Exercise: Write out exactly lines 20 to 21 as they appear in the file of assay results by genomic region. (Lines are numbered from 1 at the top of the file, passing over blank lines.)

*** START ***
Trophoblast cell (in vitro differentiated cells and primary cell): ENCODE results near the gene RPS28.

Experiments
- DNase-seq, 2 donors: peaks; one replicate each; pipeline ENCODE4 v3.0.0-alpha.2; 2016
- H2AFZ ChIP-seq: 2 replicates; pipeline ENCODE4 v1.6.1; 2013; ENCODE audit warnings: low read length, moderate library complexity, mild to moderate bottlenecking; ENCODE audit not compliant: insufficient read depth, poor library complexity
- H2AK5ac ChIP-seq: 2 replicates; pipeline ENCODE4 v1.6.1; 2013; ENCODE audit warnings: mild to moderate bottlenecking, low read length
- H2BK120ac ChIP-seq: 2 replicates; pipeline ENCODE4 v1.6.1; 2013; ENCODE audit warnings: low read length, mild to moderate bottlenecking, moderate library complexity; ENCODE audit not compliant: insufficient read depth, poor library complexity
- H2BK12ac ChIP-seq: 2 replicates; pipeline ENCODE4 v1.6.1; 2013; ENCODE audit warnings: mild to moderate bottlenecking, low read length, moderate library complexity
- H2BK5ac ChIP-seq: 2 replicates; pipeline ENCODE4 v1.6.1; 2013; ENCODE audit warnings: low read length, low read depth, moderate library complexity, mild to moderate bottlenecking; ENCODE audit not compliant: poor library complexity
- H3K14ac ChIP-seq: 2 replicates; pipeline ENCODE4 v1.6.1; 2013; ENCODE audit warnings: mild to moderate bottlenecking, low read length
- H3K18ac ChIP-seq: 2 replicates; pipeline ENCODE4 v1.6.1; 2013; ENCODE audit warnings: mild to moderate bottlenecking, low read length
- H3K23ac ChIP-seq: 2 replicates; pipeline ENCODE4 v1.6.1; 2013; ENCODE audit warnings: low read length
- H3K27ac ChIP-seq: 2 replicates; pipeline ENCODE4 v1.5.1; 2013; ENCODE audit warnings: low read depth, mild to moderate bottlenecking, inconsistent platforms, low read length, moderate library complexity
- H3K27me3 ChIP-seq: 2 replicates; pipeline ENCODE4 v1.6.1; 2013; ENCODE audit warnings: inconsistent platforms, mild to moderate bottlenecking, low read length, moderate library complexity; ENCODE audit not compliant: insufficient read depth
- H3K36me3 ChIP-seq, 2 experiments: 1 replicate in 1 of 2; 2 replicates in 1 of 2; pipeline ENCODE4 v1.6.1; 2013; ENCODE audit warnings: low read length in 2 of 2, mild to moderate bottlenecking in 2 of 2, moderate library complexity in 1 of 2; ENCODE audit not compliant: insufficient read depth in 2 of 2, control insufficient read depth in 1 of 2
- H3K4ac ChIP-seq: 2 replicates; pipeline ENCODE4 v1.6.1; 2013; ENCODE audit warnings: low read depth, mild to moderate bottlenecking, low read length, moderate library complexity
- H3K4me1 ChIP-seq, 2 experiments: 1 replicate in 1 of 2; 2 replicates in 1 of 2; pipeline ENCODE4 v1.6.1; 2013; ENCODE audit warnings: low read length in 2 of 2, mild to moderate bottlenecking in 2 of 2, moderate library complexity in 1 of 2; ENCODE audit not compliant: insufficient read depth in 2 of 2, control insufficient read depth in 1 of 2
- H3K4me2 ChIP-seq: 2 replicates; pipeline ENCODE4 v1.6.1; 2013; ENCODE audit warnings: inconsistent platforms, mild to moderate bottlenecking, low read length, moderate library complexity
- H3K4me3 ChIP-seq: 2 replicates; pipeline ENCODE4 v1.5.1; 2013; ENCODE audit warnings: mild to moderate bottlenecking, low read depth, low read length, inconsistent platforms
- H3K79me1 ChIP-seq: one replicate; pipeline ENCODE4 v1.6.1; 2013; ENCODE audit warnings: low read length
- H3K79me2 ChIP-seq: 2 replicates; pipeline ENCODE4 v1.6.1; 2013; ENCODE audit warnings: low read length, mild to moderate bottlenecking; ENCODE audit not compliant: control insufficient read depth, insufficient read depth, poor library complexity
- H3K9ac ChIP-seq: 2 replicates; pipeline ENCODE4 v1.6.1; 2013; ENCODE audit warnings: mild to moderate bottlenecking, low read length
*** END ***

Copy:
- H3K79me2 ChIP-seq: 2 replicates; pipeline ENCODE4 v1.6.1; 2013; ENCODE audit warnings: low read length, mild to moderate bottlenecking; ENCODE audit not compliant: control insufficient read depth, insufficient read depth, poor library complexity
- H3K9ac ChIP-seq: 2 replicates; pipeline ENCODE4 v1.6.1; 2013; ENCODE audit warnings: mild to moderate bottlenecking, low read length